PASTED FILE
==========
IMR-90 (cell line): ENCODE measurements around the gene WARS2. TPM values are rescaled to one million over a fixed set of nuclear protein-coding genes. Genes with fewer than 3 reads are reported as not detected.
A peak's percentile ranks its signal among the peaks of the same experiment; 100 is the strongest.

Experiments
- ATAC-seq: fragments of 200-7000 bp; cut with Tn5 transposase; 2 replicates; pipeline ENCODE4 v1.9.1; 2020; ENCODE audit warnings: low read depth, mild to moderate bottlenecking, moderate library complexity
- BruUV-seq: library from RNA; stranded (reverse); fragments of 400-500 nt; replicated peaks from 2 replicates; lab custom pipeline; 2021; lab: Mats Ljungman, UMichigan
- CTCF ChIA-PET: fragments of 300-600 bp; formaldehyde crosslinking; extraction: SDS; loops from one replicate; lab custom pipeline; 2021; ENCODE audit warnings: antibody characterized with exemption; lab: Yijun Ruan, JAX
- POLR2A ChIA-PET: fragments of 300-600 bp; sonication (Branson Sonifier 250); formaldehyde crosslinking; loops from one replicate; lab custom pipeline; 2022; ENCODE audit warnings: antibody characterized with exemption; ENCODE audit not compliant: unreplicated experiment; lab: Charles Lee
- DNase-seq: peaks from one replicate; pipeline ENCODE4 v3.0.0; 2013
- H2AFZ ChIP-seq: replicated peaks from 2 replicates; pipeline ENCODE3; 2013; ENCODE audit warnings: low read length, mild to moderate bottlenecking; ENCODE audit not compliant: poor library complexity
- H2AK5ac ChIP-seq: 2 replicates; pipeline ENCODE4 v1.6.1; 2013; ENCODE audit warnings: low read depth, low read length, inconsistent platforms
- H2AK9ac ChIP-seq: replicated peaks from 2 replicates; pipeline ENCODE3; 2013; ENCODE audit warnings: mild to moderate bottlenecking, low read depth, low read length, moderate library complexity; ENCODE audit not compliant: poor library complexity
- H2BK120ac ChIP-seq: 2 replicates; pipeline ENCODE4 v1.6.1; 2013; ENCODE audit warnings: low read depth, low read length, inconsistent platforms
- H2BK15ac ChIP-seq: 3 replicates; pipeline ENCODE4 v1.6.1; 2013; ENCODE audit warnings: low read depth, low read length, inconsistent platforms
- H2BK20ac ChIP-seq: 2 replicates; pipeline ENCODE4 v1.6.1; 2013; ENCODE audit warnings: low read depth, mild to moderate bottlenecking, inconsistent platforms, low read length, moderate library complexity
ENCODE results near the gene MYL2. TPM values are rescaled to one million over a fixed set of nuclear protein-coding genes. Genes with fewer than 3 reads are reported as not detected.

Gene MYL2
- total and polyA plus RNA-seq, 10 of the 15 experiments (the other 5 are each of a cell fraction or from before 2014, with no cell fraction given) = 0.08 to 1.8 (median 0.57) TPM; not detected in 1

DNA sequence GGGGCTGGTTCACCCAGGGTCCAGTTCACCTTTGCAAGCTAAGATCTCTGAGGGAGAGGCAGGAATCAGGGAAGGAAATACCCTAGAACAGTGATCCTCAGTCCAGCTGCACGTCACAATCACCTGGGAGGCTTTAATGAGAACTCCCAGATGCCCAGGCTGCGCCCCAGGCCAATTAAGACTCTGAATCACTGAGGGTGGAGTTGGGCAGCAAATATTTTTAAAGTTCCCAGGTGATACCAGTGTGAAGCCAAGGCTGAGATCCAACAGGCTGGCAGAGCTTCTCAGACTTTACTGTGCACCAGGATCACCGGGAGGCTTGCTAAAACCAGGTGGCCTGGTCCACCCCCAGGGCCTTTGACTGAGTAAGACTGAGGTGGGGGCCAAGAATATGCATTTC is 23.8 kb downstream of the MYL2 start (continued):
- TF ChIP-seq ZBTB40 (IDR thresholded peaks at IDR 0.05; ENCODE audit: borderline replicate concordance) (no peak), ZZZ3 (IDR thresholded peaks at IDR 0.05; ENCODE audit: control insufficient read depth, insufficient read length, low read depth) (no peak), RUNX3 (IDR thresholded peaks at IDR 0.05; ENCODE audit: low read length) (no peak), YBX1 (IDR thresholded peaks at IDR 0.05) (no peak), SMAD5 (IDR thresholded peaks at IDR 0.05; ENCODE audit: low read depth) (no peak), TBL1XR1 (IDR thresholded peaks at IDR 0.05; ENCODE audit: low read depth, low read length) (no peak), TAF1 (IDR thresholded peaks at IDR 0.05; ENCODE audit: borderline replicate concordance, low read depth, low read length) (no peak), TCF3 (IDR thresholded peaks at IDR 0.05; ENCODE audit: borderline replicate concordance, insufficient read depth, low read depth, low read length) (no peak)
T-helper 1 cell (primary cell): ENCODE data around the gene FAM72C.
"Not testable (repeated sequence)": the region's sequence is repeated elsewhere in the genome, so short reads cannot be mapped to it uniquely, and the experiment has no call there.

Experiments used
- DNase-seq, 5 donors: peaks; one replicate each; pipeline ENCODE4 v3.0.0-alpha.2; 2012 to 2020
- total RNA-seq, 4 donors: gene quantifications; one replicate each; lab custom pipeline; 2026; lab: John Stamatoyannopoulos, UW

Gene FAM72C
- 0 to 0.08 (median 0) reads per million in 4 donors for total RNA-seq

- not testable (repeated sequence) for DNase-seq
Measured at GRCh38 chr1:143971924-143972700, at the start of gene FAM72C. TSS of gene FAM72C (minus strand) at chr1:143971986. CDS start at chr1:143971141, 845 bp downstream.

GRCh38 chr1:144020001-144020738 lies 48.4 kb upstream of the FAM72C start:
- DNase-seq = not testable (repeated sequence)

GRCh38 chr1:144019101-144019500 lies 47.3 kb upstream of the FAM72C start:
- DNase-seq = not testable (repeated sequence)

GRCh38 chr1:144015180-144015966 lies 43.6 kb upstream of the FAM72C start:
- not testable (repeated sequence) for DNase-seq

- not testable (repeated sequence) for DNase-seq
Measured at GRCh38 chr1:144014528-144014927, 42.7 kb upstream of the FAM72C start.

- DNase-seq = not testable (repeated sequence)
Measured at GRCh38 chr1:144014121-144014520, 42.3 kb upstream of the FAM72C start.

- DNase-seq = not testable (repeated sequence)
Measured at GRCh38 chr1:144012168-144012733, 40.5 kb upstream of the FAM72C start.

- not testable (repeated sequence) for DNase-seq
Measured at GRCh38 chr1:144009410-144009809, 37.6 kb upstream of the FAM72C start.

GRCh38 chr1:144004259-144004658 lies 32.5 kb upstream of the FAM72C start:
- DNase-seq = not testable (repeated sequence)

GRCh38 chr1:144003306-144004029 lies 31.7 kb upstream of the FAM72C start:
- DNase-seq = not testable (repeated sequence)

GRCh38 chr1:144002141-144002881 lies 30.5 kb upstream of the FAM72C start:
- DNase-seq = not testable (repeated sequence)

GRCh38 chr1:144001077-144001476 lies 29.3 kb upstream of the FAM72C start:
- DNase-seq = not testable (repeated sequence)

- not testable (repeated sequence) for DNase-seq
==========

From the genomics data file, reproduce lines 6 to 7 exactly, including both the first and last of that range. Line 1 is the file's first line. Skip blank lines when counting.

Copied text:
- CTCF ChIA-PET: fragments of 300-600 bp; formaldehyde crosslinking; extraction: SDS; loops from one replicate; lab custom pipeline; 2021; ENCODE audit warnings: antibody characterized with exemption; lab: Yijun Ruan, JAX
- POLR2A ChIA-PET: fragments of 300-600 bp; sonication (Branson Sonifier 250); formaldehyde crosslinking; loops from one replicate; lab custom pipeline; 2022; ENCODE audit warnings: antibody characterized with exemption; ENCODE audit not compliant: unreplicated experiment; lab: Charles Lee